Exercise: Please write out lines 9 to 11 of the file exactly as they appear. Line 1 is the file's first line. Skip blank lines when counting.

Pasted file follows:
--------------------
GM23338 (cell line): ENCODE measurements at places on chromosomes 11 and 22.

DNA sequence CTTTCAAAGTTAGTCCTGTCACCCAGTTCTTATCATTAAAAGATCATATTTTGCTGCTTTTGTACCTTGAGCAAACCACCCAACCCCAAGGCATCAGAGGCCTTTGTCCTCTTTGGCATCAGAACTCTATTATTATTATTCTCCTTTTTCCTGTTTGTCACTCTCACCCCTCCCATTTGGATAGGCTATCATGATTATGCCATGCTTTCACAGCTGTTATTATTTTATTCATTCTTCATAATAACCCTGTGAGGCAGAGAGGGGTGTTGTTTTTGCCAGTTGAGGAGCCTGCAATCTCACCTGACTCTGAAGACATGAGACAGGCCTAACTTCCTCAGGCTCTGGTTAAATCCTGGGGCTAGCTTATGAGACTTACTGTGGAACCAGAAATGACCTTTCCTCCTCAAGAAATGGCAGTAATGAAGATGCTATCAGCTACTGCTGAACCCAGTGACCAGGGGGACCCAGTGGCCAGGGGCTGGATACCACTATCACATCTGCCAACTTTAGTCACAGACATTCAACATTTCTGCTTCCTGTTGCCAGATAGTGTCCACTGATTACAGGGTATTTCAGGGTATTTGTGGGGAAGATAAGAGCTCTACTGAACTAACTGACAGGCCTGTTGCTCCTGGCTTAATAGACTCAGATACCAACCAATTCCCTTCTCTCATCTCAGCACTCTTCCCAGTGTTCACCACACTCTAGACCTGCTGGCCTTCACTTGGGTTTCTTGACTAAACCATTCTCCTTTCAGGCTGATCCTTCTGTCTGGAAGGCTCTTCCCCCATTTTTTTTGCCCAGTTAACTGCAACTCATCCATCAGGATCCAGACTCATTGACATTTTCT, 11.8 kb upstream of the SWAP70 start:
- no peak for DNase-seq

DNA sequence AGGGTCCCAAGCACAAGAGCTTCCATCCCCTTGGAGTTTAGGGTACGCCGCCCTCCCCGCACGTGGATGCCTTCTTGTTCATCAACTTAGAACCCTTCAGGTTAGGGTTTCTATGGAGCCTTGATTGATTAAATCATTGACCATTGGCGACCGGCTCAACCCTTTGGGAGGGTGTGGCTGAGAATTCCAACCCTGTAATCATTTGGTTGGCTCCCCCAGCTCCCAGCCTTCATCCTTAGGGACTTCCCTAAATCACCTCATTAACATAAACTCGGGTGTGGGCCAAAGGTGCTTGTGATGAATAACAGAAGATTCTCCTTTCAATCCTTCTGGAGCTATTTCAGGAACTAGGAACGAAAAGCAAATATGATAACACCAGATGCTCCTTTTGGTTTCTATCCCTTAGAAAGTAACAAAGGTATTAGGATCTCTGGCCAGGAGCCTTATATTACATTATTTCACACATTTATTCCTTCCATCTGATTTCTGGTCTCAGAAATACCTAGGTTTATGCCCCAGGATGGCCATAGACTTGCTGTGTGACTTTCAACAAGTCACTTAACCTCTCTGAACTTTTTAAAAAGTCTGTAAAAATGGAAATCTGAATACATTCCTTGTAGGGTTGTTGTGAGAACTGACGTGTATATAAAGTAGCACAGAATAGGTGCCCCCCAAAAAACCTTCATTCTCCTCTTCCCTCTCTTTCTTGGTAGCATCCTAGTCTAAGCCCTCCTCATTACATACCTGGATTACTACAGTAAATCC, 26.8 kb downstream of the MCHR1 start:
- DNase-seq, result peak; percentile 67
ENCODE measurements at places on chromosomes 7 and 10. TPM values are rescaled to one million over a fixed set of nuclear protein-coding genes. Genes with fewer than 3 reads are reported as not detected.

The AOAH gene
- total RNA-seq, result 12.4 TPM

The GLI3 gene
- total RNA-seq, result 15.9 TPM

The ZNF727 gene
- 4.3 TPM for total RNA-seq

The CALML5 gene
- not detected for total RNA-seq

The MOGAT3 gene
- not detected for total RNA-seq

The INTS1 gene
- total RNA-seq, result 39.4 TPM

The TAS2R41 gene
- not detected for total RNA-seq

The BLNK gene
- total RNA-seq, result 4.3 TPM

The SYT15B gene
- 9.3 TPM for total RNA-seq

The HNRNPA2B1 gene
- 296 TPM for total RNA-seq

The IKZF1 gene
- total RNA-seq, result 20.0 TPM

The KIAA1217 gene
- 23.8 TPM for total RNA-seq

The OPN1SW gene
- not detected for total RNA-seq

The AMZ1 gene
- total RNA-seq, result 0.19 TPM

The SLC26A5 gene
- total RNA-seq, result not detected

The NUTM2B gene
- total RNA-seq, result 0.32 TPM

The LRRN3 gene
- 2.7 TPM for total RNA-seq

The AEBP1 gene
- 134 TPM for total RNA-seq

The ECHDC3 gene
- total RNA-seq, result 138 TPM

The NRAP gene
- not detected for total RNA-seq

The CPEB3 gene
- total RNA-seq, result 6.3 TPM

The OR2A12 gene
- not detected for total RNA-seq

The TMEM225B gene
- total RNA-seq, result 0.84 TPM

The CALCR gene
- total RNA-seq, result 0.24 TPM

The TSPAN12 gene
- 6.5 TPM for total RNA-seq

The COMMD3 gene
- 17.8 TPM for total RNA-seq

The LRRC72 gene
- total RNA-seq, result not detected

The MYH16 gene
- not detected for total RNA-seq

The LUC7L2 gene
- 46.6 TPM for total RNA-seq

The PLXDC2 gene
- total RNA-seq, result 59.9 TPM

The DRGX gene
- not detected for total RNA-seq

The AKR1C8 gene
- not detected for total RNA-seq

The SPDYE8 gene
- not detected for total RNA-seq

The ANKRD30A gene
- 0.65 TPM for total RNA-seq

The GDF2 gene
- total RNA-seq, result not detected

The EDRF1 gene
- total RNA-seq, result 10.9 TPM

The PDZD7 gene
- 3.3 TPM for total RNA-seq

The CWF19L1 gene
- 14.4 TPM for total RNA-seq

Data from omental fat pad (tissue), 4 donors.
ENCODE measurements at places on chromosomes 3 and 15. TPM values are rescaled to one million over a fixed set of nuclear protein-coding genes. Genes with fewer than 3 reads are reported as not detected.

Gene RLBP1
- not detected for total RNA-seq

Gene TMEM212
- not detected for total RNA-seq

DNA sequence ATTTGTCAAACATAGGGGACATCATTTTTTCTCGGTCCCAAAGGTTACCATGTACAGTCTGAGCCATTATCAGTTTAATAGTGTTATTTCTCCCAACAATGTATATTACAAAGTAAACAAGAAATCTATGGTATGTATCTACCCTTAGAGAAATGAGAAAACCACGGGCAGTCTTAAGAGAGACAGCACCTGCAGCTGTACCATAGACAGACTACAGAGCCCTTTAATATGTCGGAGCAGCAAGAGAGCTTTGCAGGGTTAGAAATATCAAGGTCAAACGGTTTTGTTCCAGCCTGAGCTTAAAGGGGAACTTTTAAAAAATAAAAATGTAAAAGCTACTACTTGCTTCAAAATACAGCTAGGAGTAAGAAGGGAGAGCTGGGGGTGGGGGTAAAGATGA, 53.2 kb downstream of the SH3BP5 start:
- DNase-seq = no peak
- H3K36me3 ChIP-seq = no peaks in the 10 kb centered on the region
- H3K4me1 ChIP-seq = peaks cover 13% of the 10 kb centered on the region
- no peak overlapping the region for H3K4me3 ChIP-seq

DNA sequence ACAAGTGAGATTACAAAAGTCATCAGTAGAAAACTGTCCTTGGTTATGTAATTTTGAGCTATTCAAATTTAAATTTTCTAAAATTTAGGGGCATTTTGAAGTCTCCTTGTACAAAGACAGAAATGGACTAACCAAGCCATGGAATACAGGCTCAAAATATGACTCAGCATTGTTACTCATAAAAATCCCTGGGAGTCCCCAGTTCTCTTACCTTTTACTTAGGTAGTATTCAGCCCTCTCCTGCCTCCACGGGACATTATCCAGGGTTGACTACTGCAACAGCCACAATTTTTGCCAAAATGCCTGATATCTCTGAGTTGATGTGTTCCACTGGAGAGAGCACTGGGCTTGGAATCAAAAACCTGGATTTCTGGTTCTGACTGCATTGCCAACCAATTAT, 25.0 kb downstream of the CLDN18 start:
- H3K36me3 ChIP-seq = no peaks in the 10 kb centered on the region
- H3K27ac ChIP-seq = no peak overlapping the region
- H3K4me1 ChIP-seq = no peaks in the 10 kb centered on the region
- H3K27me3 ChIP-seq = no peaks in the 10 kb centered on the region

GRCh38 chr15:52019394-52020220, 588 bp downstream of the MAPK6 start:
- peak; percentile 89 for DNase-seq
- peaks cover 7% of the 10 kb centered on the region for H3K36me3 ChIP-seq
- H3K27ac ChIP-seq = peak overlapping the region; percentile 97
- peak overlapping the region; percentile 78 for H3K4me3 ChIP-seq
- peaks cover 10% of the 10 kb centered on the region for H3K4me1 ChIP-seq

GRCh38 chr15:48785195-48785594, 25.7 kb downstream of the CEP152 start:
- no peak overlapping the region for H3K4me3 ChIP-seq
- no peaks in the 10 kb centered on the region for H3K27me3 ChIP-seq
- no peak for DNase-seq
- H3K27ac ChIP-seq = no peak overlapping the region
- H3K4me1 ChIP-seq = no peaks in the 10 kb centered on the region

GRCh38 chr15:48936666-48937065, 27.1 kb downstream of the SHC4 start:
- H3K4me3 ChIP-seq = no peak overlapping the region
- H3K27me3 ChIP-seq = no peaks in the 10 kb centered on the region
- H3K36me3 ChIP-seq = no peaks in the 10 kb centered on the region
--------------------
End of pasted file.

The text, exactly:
The GLI3 gene
- total RNA-seq, result 15.9 TPM

The ZNF727 gene